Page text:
In Australia, the lockdowns were a radical rethinking of how schooling happens for those children who attend school and, in many cases, lockdown rules were bent so that young people still had access to school. Government and health officials reported that our young people would be safe because children didn’t contribute to the spread of COVID, and experienced milder symptoms than adults.
However, home education families did not get the same privileges. Their ability to meet, to access services and to participate in sports that school families took for granted was curtailed even while school children were given more and more freedom.
In Queensland during the initial 2020 lockdowns, school students were unable to go to school for two months. They were then allowed to return amid more stringent hygiene requirements, but not required to socially distance.
Conversely, home educated young people were locked down before schools closed, and were restricted in their educational activities for 100 days longer than school students. They were also required to socially distance in situations where school students were not.
A great example of the disparity was swimming at a public pool. Schools were able to continue swimming lessons and carnivals at public pools, but home educated young people couldn’t have their lessons or carnivals. All places home educating families meet were under restrictions that made it impossible for them to enjoy their regular educational opportunities.
In New South Wales (NSW), the situation was similar, but went on far longer. Although school students were locked down for 63 days, similar to Queensland, the restrictions that applied to home educated young people lasted 214 days. They were not able to organise their group educational activities until the 23rd of October. They lost most of the school year.
A peak body for home educators, the Home Education Association, appealed to these governments to consider the needs of this growing community, but neither the Queensland nor NSW government felt it necessary.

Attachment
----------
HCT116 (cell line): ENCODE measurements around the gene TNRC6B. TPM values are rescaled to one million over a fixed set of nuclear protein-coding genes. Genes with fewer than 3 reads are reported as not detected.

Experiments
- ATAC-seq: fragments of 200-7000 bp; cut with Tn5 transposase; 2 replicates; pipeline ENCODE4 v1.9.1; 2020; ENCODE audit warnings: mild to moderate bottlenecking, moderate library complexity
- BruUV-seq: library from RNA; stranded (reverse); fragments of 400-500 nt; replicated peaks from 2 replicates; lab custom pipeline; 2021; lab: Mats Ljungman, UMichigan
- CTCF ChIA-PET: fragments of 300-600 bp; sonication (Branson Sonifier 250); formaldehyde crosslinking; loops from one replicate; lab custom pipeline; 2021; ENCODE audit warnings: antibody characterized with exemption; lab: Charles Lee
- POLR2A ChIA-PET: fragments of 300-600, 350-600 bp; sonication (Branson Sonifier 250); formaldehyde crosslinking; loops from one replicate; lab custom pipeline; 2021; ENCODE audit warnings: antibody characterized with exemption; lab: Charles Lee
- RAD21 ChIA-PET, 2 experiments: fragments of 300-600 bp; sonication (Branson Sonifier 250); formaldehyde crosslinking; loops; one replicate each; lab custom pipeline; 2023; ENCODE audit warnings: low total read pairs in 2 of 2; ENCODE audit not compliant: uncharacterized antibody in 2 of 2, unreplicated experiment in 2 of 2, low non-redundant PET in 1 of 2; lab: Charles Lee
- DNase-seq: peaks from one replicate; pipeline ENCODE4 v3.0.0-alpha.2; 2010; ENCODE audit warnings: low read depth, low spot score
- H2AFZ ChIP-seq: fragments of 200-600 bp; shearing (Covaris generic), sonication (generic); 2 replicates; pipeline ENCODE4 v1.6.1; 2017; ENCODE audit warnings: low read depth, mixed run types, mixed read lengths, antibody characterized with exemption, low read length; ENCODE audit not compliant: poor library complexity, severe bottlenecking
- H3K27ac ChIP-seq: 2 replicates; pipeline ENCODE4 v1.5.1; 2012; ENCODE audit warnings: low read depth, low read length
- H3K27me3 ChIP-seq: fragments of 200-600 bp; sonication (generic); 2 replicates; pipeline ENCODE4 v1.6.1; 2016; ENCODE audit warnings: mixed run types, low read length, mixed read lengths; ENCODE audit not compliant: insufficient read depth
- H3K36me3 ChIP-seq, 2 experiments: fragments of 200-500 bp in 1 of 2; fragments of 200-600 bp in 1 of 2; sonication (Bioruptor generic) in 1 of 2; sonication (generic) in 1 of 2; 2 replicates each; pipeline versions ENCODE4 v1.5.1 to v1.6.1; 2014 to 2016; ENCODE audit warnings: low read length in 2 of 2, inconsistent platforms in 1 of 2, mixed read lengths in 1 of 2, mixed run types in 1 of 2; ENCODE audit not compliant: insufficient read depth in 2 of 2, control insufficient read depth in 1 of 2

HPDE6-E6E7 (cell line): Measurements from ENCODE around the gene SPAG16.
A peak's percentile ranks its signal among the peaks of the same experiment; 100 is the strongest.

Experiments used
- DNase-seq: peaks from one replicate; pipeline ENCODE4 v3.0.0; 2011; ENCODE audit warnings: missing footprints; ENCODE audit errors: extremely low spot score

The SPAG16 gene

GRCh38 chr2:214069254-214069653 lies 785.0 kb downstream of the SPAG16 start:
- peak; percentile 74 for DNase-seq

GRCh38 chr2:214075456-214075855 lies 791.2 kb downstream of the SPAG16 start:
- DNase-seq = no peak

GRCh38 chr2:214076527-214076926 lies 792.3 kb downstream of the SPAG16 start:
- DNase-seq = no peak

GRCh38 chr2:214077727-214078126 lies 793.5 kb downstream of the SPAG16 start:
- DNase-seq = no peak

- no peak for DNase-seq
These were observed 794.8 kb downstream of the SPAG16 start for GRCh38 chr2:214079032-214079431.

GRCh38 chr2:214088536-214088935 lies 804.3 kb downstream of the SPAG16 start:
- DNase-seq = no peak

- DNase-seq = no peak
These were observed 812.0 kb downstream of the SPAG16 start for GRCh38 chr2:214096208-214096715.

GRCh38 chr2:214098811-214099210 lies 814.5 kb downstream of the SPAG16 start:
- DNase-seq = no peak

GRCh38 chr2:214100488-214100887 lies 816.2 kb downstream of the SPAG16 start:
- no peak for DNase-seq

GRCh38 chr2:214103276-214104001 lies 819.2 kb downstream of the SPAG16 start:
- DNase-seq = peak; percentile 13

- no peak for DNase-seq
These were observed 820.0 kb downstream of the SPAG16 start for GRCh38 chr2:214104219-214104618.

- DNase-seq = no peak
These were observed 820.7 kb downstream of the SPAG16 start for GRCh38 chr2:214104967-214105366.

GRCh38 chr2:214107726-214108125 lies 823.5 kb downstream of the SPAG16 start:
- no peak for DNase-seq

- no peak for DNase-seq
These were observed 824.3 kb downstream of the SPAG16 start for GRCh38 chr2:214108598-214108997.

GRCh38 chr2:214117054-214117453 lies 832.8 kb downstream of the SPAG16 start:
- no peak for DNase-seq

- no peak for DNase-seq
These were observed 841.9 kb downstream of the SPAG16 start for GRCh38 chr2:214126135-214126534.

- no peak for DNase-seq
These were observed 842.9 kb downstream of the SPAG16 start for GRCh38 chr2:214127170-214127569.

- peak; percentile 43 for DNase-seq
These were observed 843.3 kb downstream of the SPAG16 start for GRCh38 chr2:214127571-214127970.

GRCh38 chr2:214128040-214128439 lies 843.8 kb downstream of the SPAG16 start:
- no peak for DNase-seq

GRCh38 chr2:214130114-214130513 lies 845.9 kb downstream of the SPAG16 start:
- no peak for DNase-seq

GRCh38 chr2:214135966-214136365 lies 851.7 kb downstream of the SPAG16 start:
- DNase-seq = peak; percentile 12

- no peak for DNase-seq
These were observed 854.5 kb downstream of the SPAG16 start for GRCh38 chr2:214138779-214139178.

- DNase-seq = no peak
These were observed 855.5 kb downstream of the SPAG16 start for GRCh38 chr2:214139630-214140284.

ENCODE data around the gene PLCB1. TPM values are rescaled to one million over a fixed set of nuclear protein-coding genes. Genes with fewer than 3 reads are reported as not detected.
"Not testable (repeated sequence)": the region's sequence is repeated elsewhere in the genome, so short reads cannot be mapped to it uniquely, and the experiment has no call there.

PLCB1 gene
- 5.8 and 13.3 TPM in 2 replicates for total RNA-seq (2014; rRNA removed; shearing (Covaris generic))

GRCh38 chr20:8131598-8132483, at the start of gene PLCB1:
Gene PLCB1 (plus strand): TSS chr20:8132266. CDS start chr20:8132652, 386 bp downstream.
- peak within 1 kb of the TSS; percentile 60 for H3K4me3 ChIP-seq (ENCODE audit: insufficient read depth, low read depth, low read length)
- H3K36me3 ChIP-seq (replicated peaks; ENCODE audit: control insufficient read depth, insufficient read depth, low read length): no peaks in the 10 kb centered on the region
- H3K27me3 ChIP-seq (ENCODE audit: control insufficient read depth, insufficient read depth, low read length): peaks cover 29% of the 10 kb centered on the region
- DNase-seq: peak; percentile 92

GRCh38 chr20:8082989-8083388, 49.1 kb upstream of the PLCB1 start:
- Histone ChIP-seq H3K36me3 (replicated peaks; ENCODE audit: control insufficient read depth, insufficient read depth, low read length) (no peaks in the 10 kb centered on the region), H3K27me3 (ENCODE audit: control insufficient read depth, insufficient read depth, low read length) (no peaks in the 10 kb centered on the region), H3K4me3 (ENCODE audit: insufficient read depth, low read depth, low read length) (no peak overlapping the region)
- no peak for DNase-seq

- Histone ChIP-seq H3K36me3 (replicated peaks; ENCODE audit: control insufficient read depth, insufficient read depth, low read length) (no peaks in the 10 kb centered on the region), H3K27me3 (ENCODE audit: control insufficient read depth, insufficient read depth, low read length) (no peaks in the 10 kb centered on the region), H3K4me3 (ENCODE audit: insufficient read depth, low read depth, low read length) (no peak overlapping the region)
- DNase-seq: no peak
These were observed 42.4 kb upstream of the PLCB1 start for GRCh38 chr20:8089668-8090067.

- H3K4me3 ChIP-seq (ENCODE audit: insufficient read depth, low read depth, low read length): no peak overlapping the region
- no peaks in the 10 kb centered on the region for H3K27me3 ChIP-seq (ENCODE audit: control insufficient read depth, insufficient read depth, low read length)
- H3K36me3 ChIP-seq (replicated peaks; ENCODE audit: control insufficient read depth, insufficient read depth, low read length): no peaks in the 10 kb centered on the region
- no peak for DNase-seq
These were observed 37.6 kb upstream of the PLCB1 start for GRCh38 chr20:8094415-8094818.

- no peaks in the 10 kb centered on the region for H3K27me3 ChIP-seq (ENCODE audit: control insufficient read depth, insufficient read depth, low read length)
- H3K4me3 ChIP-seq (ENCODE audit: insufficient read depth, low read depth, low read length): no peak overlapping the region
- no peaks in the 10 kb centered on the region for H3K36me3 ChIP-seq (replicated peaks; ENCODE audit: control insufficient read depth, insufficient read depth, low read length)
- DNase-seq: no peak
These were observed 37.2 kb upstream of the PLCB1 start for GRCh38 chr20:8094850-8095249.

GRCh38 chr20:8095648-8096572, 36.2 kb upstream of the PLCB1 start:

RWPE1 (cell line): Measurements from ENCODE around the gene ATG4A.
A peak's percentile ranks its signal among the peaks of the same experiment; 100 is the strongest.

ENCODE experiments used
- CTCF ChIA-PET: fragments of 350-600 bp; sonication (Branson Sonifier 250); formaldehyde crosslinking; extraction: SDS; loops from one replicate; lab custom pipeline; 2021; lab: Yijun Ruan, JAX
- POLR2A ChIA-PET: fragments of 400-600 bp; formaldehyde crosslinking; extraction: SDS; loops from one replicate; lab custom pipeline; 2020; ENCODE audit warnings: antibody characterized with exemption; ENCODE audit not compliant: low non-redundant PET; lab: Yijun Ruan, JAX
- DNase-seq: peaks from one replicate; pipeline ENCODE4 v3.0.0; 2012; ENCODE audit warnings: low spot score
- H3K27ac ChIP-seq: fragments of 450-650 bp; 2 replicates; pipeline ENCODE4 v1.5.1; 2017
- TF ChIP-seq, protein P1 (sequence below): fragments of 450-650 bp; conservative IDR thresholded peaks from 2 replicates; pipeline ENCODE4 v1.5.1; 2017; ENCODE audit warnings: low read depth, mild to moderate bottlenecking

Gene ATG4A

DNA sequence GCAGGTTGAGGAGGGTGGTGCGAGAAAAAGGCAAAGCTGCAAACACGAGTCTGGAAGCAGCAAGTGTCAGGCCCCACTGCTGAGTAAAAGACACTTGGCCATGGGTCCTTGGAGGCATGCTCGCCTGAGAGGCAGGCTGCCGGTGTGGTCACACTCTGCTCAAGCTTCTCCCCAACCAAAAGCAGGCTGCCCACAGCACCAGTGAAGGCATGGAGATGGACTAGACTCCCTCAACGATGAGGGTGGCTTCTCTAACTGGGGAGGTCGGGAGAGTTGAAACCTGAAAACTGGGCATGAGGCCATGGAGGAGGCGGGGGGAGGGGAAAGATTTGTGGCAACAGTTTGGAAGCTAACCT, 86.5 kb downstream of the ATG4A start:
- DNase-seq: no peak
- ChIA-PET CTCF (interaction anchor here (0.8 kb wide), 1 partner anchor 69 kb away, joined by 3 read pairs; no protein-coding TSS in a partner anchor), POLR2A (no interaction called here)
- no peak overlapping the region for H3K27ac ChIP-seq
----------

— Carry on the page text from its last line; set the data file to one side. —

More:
The lack of consultation needs to be fixed going forward
While the government consulted with educational authorities such as state schools’ associations, independent schools’ groups, and the Catholic sector; no home education group was consulted.
It seems only fair home educating families could have been given the same rules that applied to teachers and students in schools. If children weren’t a big risk of COVID, then their place of education wouldn’t matter.
The governments’ lack of inclusion practices is likely to have harmed the home educating. Anecdotally, they already face more challenges in educating their children, and home education is rarely a family’s first choice. It seems the government don’t think much about the home educating, maybe because they don’t really understand why and how families do it.
It’s time governments and education departments thought about all the children in their care. It’s more challenging to think about the needs of the dispersed and disparate home educators but it’s essential their needs are considered going forward. By remembering them, and thinking of how a non-school student would be affected, we can fix the issues and encourage more engagement with governments.